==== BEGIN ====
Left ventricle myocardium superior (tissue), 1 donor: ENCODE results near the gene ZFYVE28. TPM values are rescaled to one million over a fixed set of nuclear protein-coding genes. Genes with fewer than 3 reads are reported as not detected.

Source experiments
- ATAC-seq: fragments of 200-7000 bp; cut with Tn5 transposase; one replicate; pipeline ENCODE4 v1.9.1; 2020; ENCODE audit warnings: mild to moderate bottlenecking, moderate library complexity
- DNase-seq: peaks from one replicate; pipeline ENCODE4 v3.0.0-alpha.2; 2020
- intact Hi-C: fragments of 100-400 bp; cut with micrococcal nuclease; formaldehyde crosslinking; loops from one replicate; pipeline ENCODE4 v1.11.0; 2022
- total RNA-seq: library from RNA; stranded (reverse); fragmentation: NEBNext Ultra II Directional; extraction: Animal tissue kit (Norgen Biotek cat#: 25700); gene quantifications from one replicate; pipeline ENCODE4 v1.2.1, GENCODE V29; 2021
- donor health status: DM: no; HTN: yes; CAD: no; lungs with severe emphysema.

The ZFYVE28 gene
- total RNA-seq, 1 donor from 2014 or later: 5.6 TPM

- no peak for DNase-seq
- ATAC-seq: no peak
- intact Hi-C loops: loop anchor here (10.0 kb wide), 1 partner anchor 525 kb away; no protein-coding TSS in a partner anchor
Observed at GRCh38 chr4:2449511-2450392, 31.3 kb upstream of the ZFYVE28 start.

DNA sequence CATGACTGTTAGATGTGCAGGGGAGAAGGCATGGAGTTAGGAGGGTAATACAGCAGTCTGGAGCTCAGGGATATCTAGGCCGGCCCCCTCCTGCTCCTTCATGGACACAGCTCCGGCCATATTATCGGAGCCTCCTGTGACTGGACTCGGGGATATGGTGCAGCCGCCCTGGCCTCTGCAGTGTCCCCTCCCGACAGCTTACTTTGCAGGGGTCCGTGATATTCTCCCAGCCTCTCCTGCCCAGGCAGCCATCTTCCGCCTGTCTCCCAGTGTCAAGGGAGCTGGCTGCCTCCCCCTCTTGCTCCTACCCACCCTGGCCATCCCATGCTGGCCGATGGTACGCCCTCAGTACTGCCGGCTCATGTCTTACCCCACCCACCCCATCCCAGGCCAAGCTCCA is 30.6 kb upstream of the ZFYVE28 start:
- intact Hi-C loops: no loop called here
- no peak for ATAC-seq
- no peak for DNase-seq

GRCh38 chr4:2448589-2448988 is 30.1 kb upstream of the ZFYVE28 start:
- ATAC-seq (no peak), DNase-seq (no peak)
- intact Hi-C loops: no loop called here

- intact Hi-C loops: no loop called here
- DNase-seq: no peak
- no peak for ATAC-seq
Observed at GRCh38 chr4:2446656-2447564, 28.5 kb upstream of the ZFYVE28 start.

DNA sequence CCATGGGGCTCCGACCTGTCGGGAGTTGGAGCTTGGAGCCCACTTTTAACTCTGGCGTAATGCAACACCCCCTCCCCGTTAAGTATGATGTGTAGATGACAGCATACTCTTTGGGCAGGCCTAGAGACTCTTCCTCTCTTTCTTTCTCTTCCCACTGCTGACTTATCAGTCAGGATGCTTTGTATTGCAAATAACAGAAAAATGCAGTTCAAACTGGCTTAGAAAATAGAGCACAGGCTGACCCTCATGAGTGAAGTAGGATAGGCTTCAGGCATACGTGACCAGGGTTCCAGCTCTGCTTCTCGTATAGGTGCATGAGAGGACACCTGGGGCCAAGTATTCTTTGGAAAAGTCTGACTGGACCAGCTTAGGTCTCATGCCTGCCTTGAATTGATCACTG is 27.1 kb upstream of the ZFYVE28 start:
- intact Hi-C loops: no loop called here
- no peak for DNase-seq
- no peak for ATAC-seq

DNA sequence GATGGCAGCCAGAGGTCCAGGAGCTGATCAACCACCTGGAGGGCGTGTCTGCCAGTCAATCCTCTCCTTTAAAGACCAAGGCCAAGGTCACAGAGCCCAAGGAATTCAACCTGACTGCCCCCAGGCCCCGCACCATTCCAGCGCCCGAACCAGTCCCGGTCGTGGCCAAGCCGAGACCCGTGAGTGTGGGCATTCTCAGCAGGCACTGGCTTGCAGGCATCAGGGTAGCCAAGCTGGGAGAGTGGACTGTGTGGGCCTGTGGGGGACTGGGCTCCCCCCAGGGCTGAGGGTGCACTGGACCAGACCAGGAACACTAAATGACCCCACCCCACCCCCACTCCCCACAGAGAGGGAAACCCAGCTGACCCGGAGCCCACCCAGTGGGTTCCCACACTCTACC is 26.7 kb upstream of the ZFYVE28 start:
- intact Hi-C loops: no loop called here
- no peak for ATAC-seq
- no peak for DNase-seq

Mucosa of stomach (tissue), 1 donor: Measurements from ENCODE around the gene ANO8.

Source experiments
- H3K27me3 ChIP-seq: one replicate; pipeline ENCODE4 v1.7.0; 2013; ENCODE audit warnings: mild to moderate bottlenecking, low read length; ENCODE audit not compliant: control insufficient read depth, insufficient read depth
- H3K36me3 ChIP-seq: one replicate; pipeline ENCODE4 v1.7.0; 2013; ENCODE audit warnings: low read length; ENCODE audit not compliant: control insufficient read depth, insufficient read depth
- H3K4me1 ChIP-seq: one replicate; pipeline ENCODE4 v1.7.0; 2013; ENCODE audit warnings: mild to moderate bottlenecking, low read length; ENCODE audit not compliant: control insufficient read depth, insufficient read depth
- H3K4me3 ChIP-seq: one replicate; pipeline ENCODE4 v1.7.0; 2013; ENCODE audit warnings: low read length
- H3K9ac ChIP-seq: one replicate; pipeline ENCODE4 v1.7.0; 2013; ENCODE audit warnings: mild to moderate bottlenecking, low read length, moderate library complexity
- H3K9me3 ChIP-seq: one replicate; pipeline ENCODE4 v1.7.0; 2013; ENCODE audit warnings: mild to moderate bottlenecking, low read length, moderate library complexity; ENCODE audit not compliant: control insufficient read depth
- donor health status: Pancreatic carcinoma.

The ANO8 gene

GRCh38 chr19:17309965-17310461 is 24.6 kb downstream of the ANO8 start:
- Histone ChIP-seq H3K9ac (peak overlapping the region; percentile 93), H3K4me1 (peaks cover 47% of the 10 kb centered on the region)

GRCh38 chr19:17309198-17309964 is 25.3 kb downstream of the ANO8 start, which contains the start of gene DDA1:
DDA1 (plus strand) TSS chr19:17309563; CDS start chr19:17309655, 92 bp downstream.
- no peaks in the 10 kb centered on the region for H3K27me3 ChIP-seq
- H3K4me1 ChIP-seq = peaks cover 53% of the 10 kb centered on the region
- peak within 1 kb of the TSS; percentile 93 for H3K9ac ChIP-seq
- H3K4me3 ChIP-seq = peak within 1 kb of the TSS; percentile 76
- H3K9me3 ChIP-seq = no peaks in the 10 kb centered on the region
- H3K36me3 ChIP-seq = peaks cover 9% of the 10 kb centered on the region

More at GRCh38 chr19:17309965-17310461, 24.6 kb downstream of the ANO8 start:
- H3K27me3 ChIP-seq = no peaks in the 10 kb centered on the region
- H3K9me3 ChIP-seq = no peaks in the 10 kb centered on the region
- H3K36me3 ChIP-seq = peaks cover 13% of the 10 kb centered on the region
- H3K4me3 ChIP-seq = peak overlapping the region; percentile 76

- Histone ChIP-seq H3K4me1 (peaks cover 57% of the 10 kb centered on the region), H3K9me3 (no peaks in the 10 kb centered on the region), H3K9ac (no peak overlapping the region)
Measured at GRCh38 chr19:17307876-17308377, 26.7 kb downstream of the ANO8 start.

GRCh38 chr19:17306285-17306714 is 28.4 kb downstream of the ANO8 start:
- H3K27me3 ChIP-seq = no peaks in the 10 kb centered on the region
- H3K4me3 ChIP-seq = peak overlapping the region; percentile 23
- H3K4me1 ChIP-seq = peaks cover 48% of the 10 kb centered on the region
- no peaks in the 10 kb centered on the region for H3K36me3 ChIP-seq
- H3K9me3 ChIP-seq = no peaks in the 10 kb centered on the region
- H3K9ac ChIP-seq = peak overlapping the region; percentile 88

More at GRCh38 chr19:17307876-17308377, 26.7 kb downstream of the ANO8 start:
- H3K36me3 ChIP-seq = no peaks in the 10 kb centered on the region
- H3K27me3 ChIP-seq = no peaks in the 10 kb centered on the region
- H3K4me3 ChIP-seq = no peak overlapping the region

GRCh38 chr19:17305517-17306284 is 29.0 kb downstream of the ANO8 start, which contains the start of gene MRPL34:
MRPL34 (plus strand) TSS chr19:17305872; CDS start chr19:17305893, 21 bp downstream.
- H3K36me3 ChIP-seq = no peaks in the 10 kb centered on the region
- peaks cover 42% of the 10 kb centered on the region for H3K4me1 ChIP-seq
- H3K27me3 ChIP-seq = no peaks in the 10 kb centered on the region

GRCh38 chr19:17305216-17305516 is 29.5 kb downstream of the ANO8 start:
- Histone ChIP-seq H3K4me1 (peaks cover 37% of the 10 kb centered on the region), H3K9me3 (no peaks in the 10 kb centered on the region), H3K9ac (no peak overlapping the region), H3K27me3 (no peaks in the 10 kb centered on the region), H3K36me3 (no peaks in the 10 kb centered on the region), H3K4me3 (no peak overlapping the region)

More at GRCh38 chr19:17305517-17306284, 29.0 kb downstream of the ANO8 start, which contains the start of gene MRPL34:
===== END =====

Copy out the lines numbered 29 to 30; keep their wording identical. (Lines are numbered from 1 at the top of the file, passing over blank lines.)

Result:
DNA sequence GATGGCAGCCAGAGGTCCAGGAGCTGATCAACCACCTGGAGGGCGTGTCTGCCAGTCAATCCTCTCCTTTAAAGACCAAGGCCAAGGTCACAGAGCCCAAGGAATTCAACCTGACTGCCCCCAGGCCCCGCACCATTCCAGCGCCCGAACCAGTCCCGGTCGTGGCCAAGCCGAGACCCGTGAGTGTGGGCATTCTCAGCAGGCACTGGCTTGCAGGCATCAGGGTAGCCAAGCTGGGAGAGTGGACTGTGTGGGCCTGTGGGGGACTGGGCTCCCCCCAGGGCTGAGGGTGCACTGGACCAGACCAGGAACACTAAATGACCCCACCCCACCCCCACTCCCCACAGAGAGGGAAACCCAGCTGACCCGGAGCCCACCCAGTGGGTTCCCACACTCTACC is 26.7 kb upstream of the ZFYVE28 start:
- intact Hi-C loops: no loop called here